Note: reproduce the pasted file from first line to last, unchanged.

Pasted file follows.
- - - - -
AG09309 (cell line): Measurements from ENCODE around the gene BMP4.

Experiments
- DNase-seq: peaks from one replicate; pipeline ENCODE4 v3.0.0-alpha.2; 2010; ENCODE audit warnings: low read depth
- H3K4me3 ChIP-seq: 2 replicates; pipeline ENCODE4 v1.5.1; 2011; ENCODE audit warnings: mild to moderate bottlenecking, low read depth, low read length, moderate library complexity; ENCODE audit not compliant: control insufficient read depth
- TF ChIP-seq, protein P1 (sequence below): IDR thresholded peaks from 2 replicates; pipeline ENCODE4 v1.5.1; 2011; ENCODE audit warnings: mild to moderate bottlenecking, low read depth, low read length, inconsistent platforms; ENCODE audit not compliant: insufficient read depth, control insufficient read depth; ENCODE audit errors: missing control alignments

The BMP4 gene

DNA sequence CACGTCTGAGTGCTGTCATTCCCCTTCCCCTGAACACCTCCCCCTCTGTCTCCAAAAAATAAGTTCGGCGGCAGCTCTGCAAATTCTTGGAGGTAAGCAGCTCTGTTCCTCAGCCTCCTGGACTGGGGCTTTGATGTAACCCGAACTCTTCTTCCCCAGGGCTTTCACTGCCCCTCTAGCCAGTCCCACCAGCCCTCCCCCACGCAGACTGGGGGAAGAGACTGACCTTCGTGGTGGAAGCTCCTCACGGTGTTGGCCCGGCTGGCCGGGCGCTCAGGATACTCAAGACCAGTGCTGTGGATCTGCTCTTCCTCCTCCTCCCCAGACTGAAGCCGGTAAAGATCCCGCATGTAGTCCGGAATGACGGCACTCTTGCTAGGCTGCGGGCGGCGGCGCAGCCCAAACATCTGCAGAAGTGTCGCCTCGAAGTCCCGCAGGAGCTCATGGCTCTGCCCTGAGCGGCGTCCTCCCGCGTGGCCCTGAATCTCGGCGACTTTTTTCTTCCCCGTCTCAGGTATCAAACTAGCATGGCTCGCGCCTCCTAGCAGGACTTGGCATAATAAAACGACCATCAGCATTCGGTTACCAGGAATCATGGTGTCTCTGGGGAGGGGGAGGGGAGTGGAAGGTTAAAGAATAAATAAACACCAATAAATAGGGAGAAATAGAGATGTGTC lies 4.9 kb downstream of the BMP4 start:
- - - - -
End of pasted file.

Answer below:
AG09309 (cell line): Measurements from ENCODE around the gene BMP4.

Experiments
- DNase-seq: peaks from one replicate; pipeline ENCODE4 v3.0.0-alpha.2; 2010; ENCODE audit warnings: low read depth
- H3K4me3 ChIP-seq: 2 replicates; pipeline ENCODE4 v1.5.1; 2011; ENCODE audit warnings: mild to moderate bottlenecking, low read depth, low read length, moderate library complexity; ENCODE audit not compliant: control insufficient read depth
- TF ChIP-seq, protein P1 (sequence below): IDR thresholded peaks from 2 replicates; pipeline ENCODE4 v1.5.1; 2011; ENCODE audit warnings: mild to moderate bottlenecking, low read depth, low read length, inconsistent platforms; ENCODE audit not compliant: insufficient read depth, control insufficient read depth; ENCODE audit errors: missing control alignments

The BMP4 gene

DNA sequence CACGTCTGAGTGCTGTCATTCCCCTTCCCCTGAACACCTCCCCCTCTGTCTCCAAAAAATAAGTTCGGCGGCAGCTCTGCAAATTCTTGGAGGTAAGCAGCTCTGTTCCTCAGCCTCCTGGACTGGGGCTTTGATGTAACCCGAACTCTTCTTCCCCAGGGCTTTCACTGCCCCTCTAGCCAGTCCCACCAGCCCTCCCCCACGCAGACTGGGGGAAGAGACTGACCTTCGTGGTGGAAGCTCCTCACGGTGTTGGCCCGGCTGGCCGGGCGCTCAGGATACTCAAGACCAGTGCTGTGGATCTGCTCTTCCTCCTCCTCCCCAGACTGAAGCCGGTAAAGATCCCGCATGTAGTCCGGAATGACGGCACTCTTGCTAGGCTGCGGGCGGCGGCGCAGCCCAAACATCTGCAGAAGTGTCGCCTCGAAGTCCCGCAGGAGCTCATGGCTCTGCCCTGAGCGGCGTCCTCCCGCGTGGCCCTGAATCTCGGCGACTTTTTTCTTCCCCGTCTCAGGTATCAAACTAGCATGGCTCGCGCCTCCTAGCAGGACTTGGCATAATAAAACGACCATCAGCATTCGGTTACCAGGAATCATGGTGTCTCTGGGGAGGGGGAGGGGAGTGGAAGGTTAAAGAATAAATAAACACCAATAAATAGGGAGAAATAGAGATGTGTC lies 4.9 kb downstream of the BMP4 start: